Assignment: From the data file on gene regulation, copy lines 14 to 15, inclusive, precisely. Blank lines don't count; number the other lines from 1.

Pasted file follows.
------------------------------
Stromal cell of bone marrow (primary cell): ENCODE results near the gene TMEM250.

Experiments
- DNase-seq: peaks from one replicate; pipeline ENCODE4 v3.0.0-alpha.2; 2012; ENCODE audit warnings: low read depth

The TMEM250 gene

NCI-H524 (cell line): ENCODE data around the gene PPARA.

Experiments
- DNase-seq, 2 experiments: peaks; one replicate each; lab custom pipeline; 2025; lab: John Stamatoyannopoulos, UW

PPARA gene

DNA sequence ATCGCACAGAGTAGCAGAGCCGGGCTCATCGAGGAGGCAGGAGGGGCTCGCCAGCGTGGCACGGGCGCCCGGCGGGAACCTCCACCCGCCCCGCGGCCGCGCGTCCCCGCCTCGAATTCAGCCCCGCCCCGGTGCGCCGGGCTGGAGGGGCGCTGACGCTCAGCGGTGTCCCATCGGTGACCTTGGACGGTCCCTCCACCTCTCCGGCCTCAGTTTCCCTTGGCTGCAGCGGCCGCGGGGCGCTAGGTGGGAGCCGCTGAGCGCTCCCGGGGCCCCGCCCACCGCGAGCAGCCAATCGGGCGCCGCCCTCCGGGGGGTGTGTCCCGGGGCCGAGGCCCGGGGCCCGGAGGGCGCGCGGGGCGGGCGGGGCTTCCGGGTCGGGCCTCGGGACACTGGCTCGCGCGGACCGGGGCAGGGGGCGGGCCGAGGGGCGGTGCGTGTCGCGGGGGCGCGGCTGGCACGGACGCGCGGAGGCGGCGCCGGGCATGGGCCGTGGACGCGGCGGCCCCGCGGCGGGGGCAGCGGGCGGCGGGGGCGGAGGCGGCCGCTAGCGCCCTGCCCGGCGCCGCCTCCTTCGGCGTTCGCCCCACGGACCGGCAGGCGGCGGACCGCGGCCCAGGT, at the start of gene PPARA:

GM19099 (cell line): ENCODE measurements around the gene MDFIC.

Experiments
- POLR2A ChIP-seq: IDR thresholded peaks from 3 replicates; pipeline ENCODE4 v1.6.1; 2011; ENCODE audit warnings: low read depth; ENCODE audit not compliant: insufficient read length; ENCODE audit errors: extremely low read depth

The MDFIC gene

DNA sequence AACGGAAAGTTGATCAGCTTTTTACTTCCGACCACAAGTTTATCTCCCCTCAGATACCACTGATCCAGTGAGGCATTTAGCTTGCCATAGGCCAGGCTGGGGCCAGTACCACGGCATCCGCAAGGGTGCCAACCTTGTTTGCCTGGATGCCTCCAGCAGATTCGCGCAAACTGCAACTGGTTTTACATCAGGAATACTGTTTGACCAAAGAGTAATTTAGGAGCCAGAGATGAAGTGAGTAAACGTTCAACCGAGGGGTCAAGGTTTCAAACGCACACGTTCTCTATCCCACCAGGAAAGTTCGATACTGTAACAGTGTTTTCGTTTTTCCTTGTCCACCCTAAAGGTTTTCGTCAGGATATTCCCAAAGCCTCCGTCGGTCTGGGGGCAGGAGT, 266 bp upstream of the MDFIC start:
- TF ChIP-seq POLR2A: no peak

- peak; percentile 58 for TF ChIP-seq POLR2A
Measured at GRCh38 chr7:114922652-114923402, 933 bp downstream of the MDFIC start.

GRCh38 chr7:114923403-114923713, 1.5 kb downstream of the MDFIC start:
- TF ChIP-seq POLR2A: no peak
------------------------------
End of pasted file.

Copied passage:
DNA sequence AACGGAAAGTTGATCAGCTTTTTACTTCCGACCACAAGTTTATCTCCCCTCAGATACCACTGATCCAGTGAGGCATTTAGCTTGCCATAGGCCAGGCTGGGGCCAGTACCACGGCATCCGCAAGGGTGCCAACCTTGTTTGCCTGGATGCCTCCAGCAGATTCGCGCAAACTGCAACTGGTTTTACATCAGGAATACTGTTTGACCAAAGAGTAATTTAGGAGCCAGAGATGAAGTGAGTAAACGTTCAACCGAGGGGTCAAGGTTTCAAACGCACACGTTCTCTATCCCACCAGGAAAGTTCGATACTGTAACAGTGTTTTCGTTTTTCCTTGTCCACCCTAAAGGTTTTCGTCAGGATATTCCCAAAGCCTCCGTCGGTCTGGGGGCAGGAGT, 266 bp upstream of the MDFIC start:
- TF ChIP-seq POLR2A: no peak